I had a head on accident in 1987 that broke some ribs and caused a concussion. No back injury was noted at that time but months later I started having issues that I addressed with a chiropractor and seemed to be doing better. Until 1993 when I delivered my daughter, herniating my L4-5disk (she's been a pain in my a@# ever since...just kidding.) I had surgery for a herniated disk 2 months Krystara's birth. Within a few years I had a second surgery for the same issue. Then in 2009 I ended up needing a fusion of L4-5. Now, in 2012 I have been experiencing pain in my lower back for the last 4-5 months. I've recently gone for an updated MRI and here are the results:
"Extensive facet arthropathy at L4-5 and the 2 levels above and at L5-S1 There is mild left foraminal compromise at L5-S1 and mild subarticular stenosis at L4-5 greater on the right."
Welcome to the board. Unfortunately, you are probably reaping the delayed consequences of the accident you had many years ago. My father was in a near fatal crash when I was 16. In the process of settling the insurance claims, several different doctors told him that with any high impact event like an automobile accident most people develop arthritis throughout their bodies in future years.
Your findings indicate [B]Extensive facet arthropathy at L4-5 and the 2 levels above and at L5-S1 [/B]. Facet arthropathy is a fancy description of degenerative arthritis at the facet joints. The facet joints are synovial joints that are located in pairs and connect the posterior vertebral elements.
They are what allow the spine to bend, twist and have some movement. Often the degenerative process includes the development of bone spurs and thickening of ligaments, etc..
As the joints enlarge, they can take up room that is needed by the spinal nerves. This can result in nerve pain that can radiate out to the limb.
This same process of something enlarging and taking up space that is needed for nerves to pass freely is what is reported in the rest of your MRI report.
[B]There is mild left foraminal compromise at L5-S1 and mild subarticular stenosis at L4-5 greater on the right."[/B]
The foramen are the openings through which the spinal nerve must pass as it exits the spine. It can become blocked from something like a disc herniation, or an enlarged facet. In this case, at the L5-S1 foraminal opening on the left side, there is MILD blockage. (these types of things are graded as follows: minimal, mild, moderate and severe). Depending on how much space still remains, this might be a source of pain.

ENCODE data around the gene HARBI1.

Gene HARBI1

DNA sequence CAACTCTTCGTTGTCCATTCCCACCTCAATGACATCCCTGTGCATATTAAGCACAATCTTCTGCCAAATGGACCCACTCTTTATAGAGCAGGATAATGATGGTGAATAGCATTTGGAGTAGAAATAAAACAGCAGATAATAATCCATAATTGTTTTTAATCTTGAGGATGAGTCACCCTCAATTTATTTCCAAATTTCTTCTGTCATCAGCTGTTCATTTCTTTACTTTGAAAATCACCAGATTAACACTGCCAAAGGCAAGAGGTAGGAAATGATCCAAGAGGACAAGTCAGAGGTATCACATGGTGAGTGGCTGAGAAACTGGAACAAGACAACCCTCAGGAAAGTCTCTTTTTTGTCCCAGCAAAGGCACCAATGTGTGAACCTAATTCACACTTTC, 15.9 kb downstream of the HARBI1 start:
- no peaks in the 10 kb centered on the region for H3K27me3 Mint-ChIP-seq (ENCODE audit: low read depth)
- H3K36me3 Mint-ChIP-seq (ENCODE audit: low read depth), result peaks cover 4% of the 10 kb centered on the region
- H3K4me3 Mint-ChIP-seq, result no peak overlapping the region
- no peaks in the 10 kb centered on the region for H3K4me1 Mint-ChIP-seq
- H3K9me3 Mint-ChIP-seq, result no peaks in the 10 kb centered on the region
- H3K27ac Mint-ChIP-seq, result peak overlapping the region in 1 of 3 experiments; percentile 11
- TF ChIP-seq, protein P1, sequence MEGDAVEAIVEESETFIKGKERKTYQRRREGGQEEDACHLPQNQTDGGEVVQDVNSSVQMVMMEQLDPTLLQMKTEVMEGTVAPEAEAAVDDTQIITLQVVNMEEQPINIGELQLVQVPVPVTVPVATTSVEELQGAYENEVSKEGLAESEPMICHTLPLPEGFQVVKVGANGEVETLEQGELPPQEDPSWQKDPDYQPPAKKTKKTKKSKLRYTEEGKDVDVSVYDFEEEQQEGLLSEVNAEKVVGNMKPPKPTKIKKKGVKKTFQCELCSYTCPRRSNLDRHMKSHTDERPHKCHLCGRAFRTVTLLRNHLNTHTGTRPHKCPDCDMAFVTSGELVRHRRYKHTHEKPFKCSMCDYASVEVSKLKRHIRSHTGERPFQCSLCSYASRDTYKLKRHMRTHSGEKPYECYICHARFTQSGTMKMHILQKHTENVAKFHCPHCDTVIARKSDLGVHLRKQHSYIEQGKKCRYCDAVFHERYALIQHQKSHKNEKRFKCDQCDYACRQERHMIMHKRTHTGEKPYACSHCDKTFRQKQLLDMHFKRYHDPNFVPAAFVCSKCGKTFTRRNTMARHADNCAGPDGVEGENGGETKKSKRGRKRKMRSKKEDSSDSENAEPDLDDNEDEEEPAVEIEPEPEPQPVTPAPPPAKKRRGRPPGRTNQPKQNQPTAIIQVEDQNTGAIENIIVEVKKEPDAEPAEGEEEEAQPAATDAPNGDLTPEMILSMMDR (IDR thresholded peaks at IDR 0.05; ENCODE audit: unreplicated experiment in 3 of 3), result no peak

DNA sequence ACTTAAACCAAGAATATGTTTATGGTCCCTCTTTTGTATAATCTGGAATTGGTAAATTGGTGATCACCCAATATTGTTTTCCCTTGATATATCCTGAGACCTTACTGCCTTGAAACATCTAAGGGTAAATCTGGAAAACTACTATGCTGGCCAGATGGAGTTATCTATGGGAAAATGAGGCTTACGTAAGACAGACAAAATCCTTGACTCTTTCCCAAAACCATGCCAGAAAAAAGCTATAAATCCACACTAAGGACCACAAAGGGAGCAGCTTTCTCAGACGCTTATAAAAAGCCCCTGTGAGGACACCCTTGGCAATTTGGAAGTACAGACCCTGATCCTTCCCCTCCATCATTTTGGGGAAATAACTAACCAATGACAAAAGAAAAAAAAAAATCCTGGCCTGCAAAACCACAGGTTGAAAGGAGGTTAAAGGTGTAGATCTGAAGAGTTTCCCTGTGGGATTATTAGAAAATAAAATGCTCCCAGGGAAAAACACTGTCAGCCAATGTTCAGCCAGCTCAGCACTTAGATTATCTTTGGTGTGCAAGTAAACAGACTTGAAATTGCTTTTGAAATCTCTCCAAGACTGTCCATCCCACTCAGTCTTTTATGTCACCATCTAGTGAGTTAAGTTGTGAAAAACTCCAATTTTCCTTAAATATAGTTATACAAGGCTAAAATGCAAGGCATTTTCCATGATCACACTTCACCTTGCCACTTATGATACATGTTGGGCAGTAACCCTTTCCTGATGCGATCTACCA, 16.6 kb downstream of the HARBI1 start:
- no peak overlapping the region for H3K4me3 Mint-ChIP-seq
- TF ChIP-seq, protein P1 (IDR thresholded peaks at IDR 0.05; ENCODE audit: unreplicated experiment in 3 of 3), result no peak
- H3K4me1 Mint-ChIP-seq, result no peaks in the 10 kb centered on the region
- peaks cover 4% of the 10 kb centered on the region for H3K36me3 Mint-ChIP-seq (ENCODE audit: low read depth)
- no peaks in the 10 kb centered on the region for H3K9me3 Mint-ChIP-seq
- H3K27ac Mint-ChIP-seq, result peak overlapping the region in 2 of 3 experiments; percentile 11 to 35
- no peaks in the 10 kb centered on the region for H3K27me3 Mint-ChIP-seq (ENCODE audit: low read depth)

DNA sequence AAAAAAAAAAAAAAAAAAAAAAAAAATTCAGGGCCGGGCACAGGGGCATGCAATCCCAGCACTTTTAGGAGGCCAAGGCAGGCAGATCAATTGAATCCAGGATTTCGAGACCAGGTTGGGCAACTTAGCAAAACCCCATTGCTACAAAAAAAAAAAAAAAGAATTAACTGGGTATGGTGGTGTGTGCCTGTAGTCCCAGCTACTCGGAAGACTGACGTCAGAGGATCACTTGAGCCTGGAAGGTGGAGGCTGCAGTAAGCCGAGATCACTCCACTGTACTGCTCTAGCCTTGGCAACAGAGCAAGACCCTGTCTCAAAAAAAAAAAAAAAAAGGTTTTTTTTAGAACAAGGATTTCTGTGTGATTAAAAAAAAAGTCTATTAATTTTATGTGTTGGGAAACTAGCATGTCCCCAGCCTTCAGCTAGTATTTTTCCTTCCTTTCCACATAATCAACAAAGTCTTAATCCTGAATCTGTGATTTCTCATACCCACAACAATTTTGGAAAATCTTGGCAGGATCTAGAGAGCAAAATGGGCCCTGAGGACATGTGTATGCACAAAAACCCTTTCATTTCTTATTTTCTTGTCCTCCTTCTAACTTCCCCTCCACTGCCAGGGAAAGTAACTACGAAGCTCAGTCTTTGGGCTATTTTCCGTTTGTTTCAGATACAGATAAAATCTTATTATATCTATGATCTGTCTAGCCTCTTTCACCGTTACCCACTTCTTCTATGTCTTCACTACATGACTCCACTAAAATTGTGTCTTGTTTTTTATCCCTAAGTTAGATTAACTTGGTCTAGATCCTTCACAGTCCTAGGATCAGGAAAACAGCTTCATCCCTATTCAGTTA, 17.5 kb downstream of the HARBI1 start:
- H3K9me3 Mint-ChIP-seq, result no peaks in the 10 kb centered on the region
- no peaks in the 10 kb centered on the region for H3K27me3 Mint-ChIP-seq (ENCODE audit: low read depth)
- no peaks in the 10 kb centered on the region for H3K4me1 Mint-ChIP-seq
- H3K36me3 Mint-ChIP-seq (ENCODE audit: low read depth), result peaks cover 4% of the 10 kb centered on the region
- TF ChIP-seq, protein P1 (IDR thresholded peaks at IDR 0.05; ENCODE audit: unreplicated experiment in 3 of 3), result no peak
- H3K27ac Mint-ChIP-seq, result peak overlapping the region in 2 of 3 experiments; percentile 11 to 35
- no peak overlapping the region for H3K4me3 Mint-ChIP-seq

And, finally there is some stenosis (narrowing) in the right subarticular region at the L4-L5 region. Subarticular is the region under the facet joints where the nerves run as they exit the spine....so due to the facet arthropathy there is less room for the nerve to pass and the area through which it must travel is more narrow than it should be. (I always "picture" stenosis by thinking of an old metal pipe that is badly corroded with mineral deposits. When it was new, water passed freely, but through the years, the pipe got filled up with "gunk" to the point that water is barely trickling through. ) In order to make more space for the nerves, sometimes the doctor will go in and, just like a plumber, clean out all the "gunk" to make more room for the nerves so they can pass freely again. This can relieve nerve pain. But again, this stenosis is rated as MILD and it is on the right side.
Now this is my layman's understanding of the language of your report. Please see your doctor for what all this means to you, and what plan of treat is appropriate for you since you already have the fusion at l4-L5.
Good luck and let us know how you are doing.
Last edited by teteri66; 02-28-2012 at 06:21 PM.
The Following User Says Thank You to teteri66 For This Useful Post: kbrass (02-28-2012)
Thank you so much for the explanation. It is much easier for me to grasp now that you've put it this way. I have an appointment on March 8th with my orthopedic surgeon. We'll see what he has in store for me.